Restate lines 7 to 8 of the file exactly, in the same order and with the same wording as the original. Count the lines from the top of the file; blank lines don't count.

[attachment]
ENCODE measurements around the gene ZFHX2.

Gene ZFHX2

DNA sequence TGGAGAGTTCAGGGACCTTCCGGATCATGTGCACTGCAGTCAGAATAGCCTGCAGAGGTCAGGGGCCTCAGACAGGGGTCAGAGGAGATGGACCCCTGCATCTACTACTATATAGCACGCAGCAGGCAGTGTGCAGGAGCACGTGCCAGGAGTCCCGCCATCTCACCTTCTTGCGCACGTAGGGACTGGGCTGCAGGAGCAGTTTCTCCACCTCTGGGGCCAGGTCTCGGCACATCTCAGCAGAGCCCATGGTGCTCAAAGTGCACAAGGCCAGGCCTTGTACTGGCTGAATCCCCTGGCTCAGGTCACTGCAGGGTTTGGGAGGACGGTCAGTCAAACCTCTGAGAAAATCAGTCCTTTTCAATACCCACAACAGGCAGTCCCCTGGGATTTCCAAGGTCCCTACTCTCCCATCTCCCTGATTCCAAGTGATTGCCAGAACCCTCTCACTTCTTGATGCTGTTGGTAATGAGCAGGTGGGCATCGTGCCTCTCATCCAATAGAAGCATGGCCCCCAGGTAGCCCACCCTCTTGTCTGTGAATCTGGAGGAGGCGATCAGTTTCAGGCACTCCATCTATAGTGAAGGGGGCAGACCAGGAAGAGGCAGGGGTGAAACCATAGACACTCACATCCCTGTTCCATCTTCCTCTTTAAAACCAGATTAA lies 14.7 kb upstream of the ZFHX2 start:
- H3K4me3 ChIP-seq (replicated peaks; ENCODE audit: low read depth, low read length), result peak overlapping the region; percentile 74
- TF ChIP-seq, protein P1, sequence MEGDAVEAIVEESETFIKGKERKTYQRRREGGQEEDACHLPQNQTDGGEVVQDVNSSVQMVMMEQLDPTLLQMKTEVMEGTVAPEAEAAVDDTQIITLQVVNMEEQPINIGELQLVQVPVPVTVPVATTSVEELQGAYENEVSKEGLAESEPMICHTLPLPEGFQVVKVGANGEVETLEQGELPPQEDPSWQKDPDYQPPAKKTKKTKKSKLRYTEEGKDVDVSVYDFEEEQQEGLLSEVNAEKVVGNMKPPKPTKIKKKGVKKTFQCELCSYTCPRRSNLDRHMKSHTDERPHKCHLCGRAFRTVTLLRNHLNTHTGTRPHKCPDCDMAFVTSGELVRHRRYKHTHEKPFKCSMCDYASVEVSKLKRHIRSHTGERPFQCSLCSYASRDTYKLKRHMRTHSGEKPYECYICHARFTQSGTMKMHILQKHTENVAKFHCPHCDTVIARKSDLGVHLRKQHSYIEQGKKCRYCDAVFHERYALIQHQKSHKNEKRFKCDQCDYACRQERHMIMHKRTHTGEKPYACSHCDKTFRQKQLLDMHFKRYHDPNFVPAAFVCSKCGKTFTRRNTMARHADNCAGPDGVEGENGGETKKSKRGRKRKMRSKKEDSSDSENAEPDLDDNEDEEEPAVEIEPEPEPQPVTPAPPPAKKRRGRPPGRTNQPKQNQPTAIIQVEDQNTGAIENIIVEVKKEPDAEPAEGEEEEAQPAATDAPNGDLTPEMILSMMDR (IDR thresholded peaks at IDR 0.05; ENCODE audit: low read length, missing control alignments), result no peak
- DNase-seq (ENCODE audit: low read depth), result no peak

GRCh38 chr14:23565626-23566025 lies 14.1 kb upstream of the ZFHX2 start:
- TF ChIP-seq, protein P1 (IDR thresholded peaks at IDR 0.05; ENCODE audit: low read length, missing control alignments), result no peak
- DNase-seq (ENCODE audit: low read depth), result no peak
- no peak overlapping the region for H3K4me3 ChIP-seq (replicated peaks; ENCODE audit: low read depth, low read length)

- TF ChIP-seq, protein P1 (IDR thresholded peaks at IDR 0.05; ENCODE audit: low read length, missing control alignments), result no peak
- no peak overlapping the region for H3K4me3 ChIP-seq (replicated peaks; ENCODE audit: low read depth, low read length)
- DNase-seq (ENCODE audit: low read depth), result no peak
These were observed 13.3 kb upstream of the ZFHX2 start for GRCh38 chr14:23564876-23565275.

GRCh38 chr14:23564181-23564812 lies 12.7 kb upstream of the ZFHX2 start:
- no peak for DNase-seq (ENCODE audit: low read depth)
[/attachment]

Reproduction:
GRCh38 chr14:23565626-23566025 lies 14.1 kb upstream of the ZFHX2 start:
- TF ChIP-seq, protein P1 (IDR thresholded peaks at IDR 0.05; ENCODE audit: low read length, missing control alignments), result no peak